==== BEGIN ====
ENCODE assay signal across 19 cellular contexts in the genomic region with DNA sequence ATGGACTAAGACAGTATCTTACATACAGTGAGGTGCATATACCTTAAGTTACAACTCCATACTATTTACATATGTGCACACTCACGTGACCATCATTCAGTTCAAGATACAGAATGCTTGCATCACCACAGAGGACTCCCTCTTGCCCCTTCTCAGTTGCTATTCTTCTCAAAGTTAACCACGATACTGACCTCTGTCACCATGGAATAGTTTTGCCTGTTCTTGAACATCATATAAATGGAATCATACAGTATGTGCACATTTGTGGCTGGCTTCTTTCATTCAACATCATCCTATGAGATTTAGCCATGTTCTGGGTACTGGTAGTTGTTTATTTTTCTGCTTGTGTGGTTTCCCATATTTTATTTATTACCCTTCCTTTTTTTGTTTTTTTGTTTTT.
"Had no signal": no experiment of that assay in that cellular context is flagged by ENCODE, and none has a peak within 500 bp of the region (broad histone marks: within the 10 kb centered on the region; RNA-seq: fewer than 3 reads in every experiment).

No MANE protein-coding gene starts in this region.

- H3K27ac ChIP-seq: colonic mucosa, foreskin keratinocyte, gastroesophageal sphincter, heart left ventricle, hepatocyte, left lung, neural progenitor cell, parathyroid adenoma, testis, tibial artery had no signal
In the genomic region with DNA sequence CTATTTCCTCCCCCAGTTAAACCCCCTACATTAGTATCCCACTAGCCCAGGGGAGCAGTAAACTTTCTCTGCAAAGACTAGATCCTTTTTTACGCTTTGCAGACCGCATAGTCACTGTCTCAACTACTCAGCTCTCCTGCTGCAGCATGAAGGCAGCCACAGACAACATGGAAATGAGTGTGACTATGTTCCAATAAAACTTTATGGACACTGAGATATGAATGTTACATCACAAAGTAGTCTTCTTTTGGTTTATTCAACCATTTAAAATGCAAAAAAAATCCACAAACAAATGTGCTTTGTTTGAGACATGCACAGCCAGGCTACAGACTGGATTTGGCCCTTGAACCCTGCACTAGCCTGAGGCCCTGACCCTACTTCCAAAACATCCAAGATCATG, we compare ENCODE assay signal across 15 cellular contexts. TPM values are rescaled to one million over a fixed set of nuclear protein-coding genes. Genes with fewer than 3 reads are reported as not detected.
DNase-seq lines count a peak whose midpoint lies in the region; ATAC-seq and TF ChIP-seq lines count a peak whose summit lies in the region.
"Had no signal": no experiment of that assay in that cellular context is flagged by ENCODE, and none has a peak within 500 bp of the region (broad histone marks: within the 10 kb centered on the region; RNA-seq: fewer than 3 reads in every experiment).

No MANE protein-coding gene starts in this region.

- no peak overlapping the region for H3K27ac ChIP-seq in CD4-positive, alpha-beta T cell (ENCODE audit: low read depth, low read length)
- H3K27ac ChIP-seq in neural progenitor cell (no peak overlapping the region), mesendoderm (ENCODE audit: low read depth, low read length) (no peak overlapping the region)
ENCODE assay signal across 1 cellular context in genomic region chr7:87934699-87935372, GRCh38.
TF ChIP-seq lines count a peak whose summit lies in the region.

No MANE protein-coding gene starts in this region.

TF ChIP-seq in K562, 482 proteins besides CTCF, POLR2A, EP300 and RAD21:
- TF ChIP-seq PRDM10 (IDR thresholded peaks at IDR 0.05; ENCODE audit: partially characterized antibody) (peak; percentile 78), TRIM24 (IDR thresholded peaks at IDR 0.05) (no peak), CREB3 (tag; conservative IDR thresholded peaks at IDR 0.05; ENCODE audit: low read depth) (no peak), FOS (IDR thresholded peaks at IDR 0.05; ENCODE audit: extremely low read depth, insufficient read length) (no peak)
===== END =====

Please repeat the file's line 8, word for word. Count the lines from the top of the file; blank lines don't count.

No MANE protein-coding gene starts in this region.